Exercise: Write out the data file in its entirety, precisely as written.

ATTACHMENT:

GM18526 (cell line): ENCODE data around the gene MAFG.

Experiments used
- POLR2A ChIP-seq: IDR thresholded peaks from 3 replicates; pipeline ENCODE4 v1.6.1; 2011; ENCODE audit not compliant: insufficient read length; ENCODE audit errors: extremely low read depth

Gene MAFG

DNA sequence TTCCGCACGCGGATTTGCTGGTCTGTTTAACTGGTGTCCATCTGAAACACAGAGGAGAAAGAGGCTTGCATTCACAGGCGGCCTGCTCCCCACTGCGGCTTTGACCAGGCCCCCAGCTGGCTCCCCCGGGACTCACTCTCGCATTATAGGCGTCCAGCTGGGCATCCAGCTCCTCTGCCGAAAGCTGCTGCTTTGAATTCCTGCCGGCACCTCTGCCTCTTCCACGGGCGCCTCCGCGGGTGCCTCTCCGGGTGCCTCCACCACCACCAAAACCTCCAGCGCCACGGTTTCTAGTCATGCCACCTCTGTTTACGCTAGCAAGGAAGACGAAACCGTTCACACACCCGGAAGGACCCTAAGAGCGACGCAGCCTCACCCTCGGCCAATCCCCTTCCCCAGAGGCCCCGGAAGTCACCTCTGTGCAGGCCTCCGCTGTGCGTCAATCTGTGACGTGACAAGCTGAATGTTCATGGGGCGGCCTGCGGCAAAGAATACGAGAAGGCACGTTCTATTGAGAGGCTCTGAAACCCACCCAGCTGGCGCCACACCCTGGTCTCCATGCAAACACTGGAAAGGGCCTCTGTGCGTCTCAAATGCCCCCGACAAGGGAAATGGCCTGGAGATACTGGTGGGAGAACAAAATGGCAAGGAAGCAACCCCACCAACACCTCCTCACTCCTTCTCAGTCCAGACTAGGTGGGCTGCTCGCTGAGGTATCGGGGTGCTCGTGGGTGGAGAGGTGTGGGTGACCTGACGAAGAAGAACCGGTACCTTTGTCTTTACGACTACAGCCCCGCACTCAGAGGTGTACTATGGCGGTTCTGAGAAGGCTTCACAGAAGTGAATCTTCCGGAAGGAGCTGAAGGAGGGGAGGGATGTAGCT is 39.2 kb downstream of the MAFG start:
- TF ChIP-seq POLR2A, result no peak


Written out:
GM18526 (cell line): ENCODE data around the gene MAFG.

Experiments used
- POLR2A ChIP-seq: IDR thresholded peaks from 3 replicates; pipeline ENCODE4 v1.6.1; 2011; ENCODE audit not compliant: insufficient read length; ENCODE audit errors: extremely low read depth

Gene MAFG

DNA sequence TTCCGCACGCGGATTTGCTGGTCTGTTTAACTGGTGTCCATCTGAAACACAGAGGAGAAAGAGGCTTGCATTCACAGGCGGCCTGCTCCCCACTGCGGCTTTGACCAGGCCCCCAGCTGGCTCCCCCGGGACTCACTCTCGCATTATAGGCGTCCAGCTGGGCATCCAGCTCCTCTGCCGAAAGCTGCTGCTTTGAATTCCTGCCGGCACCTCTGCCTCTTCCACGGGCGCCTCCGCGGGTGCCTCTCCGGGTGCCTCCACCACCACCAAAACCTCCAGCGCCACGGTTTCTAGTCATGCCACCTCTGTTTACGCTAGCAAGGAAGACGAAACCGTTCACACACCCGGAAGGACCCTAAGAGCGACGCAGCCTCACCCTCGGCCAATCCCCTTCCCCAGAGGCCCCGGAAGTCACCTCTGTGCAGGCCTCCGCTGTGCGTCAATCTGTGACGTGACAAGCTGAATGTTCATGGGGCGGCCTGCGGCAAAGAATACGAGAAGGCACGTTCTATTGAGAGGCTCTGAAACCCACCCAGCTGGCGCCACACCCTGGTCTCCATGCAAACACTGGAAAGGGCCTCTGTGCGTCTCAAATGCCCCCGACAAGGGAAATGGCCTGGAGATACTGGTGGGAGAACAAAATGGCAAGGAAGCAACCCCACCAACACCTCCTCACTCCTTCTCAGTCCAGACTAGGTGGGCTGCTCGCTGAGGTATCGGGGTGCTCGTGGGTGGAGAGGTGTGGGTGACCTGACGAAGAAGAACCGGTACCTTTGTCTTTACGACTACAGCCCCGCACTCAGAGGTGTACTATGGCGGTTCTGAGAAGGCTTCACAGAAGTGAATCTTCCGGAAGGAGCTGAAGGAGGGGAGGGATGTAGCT is 39.2 kb downstream of the MAFG start:
- TF ChIP-seq POLR2A, result no peak